Michigan becomes the tenth state to legalize cannabis on a recreational level, and Missouri and Utah now join thirty-one other states who have legalized medical marijuana. But what’s next and how will this affect employers?

Here is a quick summary of some of the major issues employers may face now that cannabis is legal in Michigan, Missouri, and Utah.

Michigan. Employers can rejoice in that the recreational bill leaves their right to refuse to hire or to discharge an employee intact. The act “does not prohibit an employer from disciplining an employee for violation of a workplace drug policy or for working while under the influence of marijuana. This act does not prevent an employer from refusing to hire, discharging, disciplining, or otherwise taking an adverse employment action against a person with respect to hire, tenure, terms, conditions, or privileges of employment because of that person’s violation of a workplace drug policy or because that person was working while under the influence of marijuana.”

Compared to some of the other recreational bills that have been passed, this one gives employers some leeway in allowing them to refuse to hire, refuse to accommodate, or discharge an employee simply for violating their drug policies. In order to obtain the protections afforded by this bill, employers that operate in Michigan must confirm that they have adequate anti-drug policies prohibiting the use of marijuana in the workplace.

Missouri. Amendment Two passed by a margin of 66 percent to 34 percent. What this means is that qualified patients who have approval from their physicians will receive identification cards from the State that will allow them to consume marijuana.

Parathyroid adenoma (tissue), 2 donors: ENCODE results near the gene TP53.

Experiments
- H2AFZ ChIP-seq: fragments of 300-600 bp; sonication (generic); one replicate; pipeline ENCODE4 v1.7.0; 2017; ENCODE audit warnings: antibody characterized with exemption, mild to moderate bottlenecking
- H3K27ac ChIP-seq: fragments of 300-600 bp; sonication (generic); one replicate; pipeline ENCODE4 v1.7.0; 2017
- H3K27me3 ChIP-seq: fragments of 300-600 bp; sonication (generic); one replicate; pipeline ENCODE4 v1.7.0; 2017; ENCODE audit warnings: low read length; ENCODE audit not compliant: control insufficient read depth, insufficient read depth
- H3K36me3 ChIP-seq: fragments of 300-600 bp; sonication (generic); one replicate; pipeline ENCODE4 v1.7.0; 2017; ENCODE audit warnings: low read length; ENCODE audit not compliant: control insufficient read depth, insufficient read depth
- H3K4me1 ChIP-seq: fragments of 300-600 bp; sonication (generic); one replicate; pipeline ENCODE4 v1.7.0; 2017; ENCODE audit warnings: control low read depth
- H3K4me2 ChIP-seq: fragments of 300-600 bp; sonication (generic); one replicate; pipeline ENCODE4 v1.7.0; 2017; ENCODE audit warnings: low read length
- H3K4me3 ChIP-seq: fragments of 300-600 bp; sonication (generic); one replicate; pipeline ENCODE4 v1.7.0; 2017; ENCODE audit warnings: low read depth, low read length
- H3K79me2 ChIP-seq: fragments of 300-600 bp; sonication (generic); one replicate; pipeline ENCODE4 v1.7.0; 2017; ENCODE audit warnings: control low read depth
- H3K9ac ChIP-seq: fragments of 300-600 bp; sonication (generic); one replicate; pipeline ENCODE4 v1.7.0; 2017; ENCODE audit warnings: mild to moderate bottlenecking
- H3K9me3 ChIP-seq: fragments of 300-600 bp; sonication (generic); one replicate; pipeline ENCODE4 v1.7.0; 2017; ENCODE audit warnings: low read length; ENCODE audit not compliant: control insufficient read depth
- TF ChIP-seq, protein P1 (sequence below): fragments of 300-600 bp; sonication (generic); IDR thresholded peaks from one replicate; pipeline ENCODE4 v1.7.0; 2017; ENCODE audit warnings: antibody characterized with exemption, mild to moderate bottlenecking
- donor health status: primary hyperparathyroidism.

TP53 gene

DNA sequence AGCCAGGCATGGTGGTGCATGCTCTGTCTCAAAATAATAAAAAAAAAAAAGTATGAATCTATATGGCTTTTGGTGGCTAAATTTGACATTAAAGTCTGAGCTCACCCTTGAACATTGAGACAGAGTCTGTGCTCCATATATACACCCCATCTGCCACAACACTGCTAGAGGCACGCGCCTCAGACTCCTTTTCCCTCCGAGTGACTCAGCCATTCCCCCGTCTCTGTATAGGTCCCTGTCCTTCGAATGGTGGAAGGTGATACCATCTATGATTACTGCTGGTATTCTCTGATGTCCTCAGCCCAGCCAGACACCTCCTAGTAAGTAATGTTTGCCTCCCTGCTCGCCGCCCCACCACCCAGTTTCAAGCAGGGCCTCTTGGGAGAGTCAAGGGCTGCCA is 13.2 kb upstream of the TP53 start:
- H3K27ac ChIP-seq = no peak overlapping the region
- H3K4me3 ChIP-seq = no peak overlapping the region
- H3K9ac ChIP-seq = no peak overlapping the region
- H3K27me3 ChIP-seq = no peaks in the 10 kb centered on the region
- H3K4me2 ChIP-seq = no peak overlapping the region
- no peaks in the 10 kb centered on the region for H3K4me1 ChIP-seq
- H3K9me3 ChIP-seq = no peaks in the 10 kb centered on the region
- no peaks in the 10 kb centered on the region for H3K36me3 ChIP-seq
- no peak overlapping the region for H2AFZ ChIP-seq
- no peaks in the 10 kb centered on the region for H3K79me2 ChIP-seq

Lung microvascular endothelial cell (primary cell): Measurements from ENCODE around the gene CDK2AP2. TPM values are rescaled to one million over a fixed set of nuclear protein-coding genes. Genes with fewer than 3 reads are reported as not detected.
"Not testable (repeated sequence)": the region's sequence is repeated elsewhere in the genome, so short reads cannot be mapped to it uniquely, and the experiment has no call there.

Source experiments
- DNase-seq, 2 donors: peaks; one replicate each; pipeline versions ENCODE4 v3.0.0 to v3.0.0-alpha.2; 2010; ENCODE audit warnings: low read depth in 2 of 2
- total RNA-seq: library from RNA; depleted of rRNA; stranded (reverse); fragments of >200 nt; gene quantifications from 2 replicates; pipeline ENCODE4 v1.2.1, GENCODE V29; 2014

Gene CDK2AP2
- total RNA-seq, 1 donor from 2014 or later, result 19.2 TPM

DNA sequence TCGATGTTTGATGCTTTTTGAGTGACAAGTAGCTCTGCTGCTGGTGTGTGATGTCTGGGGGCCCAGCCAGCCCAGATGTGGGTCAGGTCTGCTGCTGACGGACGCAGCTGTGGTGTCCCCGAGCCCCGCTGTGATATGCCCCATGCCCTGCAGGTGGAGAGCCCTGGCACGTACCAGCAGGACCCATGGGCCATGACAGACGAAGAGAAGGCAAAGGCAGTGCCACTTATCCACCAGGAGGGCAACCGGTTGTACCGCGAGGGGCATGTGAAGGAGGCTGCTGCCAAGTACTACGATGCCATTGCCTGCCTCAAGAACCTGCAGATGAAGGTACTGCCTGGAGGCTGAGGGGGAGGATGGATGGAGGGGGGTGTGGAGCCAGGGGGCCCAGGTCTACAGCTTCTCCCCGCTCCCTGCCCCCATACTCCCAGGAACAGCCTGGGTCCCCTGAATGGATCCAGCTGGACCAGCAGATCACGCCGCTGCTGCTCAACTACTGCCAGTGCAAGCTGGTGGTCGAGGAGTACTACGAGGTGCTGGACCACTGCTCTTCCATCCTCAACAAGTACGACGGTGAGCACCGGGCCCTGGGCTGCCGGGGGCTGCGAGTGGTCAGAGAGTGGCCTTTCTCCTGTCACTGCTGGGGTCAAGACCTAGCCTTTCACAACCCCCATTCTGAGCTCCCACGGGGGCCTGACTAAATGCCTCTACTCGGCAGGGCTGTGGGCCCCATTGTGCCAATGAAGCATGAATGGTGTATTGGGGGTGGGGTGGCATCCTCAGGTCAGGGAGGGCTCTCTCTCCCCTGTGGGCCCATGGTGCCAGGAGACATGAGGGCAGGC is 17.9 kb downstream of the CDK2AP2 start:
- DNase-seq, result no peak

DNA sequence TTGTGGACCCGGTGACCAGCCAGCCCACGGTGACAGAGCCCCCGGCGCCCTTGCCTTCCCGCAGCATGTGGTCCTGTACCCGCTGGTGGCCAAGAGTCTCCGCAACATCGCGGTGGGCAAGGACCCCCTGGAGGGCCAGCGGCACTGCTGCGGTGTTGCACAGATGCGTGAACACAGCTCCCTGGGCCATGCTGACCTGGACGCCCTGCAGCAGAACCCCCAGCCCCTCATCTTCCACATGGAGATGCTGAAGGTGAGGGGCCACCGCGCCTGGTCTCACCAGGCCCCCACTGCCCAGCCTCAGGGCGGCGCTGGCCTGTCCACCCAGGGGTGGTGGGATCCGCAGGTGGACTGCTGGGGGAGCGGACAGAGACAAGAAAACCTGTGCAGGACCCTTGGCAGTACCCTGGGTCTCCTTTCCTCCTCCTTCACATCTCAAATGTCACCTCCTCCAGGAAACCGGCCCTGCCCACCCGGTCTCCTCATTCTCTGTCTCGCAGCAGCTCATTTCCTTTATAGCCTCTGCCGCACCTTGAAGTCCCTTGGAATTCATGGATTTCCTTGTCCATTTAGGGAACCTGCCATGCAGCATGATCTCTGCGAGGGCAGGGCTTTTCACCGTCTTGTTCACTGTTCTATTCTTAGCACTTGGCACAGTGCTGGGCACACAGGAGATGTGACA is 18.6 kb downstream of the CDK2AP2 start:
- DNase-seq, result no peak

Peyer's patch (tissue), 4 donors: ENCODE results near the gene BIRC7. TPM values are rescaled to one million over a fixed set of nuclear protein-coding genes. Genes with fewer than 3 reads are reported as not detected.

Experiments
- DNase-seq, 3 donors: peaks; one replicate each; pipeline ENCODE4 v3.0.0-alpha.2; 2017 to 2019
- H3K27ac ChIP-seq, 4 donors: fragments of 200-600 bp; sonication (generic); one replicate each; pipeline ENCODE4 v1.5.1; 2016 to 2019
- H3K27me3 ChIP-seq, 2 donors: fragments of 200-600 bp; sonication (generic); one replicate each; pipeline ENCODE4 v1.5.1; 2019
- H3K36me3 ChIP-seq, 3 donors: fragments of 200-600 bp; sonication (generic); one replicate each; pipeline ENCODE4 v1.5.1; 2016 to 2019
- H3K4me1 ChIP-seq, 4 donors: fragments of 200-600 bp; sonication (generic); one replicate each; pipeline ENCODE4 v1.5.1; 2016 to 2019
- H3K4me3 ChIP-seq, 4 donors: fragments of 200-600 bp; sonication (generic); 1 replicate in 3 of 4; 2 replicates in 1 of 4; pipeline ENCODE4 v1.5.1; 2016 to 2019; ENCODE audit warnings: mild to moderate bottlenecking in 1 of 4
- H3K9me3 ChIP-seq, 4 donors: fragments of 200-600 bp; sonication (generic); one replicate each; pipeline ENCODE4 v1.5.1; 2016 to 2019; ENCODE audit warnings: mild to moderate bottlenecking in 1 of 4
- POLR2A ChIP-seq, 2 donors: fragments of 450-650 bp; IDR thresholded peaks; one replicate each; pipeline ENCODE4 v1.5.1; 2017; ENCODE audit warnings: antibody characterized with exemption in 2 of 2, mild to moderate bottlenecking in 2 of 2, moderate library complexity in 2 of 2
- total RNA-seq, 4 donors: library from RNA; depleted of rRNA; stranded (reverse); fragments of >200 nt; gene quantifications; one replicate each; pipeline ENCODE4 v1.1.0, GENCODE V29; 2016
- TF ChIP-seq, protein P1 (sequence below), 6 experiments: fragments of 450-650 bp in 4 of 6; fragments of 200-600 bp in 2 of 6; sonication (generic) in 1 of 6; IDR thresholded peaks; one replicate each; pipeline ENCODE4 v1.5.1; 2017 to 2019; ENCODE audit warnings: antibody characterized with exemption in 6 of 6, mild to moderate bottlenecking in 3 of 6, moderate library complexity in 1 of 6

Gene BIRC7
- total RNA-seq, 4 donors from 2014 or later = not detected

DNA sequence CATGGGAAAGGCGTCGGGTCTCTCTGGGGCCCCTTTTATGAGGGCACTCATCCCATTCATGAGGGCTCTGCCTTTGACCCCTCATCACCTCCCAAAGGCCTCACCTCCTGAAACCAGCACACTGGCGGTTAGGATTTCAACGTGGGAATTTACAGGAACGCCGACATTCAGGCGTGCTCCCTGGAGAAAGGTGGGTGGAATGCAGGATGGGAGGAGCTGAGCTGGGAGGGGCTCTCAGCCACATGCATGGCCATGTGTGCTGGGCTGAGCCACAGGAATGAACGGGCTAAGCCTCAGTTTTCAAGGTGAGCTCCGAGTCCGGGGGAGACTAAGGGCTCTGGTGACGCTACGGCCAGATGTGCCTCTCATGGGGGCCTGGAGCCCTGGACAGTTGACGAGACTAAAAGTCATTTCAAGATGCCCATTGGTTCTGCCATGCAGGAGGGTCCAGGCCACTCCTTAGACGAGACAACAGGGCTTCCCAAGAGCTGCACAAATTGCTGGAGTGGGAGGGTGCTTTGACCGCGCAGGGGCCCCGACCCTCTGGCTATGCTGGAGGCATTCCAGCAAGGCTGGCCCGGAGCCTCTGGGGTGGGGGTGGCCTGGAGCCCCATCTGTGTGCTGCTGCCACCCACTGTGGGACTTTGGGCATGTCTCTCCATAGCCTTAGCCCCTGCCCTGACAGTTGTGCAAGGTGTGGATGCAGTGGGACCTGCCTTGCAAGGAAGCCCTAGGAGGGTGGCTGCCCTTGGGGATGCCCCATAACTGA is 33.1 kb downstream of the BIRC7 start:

The bill affords some level of protection to employers. The bill states that a person cannot bring a claim “against any employer, former employer, or prospective employer for wrongful discharge, discrimination or any similar cause of action or remedy” based on the employer “prohibiting the employee, former employee, or prospective employee from being under the influence of marijuana at work … or for attempting to work while under the influence of marijuana.”

While this bill in theory provides employers some protections, the difficulty employers face is testing for intoxication and determining if the employee is under the influence at work. THC accumulates and slowly releases overtime, such that chronic users may test positive even after many days of abstinence. Further, the way the body metabolizes THC makes it possible that the effects of marijuana continue long after the drug ceases to be detectible via blood tests. Thus, employers need to make sure they train their supervisors on how to properly detect cannabis use. Examples include looking for visible signs of cannabis use, such as, slowed productivity, weed odor, and blood shot eyes.

Utah. Interestingly, the Utah Medical Cannabis Act is silent as to what protections employers are afforded. While current law allows employers to drug screen applicants and allows existing employees to engage in drug testing for investigative purposes, the bill seems to imply that it may allow medical card users more protections in the employment context. Under the “Nondiscrimination” section, the bill states that cannabis use does “not constitute an illegal substance.” That section also prevents landlords from refusing to lease or from penalizing a person simply for being a marijuana card holder. Oklahoma had a similar landlord provision, and there, employers could not discriminate against a person in “hiring or termination or from imposing any term or condition of employment or other penalize a person based upon their status as a medical marijuana card holder or the results of a positive drug test.” Thus, it’s likely that Utah may adopt a similar provision. However, until Utah clears the smoke, employers remain in a haze as to what protections they have. Stay tuned for growing developments.